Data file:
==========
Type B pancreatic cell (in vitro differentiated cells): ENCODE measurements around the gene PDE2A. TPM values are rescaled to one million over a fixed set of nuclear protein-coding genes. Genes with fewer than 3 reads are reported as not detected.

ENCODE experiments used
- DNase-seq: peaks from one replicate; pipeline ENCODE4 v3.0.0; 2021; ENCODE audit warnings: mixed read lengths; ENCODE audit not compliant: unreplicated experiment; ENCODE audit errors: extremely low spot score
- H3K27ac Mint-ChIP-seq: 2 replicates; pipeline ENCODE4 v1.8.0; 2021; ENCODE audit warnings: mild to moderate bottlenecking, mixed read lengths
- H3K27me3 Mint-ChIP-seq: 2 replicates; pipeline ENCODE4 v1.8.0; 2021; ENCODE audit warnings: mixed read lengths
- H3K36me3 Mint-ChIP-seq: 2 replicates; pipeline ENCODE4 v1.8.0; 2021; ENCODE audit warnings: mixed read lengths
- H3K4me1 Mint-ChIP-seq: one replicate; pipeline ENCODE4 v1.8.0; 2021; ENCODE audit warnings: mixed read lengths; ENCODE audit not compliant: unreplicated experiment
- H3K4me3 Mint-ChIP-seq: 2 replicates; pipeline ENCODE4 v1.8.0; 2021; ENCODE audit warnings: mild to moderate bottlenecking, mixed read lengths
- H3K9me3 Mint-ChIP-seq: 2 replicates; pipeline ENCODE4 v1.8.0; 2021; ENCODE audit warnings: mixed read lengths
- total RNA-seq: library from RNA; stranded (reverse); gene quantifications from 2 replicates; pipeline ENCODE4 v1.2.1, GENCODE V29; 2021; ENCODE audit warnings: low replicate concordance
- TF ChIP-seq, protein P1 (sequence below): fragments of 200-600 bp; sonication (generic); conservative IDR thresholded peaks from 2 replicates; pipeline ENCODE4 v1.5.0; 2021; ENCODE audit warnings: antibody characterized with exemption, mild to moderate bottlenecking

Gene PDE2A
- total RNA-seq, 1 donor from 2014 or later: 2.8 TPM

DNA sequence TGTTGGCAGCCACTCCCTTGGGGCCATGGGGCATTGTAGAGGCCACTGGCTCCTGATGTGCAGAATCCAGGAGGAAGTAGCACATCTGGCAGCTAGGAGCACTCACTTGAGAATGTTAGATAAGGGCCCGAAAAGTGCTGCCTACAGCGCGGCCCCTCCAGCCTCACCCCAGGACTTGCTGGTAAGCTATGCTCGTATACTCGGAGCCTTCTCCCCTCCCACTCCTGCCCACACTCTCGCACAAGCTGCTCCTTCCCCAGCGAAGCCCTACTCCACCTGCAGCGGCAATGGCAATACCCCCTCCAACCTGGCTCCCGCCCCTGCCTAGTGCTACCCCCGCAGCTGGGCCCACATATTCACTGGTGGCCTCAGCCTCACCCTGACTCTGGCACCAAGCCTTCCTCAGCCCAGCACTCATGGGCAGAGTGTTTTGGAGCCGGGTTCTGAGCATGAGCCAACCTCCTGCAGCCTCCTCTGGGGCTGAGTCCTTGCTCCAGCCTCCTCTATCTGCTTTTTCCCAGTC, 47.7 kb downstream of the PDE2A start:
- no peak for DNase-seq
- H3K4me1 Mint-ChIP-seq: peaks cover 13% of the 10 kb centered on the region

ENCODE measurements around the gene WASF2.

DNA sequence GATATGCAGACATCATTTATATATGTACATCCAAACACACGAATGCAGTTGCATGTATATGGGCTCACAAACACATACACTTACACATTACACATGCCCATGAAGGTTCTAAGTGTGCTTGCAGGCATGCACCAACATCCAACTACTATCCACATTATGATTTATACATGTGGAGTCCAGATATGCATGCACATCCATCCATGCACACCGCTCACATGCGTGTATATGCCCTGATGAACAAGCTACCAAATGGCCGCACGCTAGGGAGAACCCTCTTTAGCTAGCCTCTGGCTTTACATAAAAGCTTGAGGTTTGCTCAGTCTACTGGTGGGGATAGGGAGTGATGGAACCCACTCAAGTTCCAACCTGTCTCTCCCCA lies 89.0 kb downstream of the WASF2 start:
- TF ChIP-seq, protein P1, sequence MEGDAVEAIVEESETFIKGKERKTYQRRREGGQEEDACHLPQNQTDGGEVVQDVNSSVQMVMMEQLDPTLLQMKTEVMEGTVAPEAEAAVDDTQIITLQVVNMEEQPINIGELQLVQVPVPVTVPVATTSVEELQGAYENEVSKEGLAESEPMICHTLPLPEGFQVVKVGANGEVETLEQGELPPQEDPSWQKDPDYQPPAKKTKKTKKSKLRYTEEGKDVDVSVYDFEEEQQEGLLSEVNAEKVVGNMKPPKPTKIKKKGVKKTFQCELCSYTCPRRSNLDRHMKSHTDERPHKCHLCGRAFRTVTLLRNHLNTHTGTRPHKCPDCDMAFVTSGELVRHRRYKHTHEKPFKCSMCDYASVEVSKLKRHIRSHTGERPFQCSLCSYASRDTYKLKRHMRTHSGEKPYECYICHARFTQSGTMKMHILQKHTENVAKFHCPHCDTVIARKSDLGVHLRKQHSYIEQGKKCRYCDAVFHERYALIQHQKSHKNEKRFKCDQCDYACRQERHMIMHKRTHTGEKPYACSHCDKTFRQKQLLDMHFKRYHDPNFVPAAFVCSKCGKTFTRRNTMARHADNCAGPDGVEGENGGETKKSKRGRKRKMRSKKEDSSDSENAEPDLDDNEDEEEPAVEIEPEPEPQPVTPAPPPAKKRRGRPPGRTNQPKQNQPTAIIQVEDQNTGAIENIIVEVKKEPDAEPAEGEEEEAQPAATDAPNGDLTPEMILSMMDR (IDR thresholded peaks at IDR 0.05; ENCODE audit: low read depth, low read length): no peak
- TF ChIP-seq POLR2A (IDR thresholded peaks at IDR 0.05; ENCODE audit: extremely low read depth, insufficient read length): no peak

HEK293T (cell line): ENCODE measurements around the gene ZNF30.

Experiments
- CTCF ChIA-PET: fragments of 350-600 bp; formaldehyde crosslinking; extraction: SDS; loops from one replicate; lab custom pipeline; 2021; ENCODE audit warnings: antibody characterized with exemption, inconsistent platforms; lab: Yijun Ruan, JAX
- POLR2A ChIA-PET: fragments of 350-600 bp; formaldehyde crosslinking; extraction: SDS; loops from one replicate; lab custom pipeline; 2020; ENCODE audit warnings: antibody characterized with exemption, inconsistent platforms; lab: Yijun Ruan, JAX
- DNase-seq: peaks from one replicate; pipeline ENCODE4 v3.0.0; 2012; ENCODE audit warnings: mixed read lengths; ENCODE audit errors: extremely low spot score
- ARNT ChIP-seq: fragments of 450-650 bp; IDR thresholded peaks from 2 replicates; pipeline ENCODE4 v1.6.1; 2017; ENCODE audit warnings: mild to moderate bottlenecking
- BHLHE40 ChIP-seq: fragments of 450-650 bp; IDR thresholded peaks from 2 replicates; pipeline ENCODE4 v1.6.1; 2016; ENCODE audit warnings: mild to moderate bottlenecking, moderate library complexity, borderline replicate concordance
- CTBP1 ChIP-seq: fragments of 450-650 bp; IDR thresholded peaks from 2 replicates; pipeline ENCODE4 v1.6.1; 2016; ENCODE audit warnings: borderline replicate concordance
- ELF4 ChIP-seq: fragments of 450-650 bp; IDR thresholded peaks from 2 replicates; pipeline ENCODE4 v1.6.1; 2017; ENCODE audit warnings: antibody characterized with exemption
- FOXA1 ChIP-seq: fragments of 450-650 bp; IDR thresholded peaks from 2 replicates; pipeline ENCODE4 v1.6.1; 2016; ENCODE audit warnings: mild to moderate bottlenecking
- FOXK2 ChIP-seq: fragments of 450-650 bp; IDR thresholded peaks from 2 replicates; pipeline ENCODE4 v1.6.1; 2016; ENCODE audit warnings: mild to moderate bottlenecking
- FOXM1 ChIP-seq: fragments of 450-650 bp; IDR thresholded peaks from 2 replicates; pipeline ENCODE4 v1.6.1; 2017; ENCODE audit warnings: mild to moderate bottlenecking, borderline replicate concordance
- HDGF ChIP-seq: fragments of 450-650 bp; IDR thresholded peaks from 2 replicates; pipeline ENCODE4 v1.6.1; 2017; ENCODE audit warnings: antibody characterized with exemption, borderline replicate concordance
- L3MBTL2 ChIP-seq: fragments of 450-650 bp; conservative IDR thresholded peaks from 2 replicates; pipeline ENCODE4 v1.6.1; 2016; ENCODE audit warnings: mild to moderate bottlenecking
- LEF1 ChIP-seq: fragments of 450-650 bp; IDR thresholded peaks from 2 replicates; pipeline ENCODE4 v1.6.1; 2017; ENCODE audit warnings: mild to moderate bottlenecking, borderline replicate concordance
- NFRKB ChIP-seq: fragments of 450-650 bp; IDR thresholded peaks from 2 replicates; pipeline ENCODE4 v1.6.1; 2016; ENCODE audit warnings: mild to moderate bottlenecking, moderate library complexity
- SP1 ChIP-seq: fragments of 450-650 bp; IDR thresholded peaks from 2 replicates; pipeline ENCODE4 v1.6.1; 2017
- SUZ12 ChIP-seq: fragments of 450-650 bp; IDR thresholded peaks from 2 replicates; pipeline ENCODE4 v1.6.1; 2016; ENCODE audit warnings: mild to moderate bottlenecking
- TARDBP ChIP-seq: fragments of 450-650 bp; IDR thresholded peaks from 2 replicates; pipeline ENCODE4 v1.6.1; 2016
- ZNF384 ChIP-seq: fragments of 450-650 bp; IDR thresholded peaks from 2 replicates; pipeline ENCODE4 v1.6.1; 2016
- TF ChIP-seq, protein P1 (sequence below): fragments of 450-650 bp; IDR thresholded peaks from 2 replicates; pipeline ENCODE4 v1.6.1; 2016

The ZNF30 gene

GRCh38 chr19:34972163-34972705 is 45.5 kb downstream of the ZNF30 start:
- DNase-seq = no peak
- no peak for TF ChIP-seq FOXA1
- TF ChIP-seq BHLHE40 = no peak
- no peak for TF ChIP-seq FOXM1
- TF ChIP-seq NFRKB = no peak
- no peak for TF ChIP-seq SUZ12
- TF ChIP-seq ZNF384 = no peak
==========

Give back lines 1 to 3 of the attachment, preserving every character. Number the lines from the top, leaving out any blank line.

Type B pancreatic cell (in vitro differentiated cells): ENCODE measurements around the gene PDE2A. TPM values are rescaled to one million over a fixed set of nuclear protein-coding genes. Genes with fewer than 3 reads are reported as not detected.

ENCODE experiments used
- DNase-seq: peaks from one replicate; pipeline ENCODE4 v3.0.0; 2021; ENCODE audit warnings: mixed read lengths; ENCODE audit not compliant: unreplicated experiment; ENCODE audit errors: extremely low spot score